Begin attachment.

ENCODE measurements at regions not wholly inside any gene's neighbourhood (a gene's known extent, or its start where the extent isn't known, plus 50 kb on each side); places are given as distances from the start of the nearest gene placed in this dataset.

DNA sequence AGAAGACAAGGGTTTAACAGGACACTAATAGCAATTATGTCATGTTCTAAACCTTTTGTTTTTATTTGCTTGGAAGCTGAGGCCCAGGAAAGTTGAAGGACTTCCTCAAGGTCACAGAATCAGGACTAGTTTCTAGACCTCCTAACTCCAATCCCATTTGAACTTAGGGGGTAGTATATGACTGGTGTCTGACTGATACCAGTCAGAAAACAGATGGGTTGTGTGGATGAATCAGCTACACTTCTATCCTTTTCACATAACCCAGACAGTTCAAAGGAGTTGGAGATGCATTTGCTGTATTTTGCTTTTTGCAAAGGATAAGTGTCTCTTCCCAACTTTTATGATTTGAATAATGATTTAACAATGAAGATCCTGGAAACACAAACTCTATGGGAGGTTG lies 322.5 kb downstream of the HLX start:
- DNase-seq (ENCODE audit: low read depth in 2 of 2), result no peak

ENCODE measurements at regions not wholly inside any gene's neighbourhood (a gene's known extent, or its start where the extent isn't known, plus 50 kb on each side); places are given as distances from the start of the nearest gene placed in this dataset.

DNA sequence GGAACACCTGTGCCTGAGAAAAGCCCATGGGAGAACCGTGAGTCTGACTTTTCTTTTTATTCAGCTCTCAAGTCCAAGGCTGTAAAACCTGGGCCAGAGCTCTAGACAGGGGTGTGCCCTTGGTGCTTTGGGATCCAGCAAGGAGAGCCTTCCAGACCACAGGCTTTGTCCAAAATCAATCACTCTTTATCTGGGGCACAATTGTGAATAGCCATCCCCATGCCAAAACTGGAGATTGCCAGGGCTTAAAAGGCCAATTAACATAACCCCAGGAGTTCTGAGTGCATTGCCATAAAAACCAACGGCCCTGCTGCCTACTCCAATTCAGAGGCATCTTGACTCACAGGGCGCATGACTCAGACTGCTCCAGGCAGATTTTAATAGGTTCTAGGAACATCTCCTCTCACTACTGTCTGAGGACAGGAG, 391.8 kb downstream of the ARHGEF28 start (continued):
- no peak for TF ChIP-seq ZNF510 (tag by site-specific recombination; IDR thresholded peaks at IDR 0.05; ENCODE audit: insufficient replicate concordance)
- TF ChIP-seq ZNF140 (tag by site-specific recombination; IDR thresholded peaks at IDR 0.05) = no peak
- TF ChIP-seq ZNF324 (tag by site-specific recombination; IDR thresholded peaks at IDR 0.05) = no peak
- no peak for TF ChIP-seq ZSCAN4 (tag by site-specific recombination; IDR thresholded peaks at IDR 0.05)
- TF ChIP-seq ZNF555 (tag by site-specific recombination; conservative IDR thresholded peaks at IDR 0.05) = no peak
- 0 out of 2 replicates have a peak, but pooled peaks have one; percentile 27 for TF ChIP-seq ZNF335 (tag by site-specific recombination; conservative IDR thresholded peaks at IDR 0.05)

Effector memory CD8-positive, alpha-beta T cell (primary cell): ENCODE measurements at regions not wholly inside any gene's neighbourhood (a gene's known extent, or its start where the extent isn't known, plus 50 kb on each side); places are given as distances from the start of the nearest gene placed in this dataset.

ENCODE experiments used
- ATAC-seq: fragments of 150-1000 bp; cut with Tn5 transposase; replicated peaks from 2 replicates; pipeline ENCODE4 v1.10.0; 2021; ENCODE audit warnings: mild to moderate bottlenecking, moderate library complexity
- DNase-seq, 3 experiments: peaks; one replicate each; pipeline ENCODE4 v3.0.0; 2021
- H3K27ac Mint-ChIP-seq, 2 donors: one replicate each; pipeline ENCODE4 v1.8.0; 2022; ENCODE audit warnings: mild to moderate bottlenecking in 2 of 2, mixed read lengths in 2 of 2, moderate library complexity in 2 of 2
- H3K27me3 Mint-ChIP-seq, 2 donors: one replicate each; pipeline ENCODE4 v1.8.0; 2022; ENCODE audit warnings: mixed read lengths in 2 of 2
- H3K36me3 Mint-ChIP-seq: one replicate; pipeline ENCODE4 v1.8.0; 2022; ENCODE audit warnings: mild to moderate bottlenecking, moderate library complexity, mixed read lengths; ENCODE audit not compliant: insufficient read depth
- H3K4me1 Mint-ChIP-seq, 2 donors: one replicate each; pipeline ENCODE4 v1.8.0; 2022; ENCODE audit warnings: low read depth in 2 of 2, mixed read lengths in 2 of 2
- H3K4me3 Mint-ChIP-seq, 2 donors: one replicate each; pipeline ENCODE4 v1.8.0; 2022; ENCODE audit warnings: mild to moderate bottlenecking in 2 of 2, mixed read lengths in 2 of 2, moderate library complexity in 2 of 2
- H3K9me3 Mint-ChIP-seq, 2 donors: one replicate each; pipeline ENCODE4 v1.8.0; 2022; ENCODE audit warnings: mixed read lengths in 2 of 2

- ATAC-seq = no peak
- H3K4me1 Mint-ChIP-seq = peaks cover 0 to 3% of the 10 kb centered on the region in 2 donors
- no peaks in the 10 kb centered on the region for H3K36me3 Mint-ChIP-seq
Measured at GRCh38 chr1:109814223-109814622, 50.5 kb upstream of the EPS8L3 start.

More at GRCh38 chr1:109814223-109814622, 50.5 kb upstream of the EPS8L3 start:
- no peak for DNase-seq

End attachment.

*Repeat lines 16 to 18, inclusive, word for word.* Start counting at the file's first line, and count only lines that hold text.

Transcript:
- H3K27ac Mint-ChIP-seq, 2 donors: one replicate each; pipeline ENCODE4 v1.8.0; 2022; ENCODE audit warnings: mild to moderate bottlenecking in 2 of 2, mixed read lengths in 2 of 2, moderate library complexity in 2 of 2
- H3K27me3 Mint-ChIP-seq, 2 donors: one replicate each; pipeline ENCODE4 v1.8.0; 2022; ENCODE audit warnings: mixed read lengths in 2 of 2
- H3K36me3 Mint-ChIP-seq: one replicate; pipeline ENCODE4 v1.8.0; 2022; ENCODE audit warnings: mild to moderate bottlenecking, moderate library complexity, mixed read lengths; ENCODE audit not compliant: insufficient read depth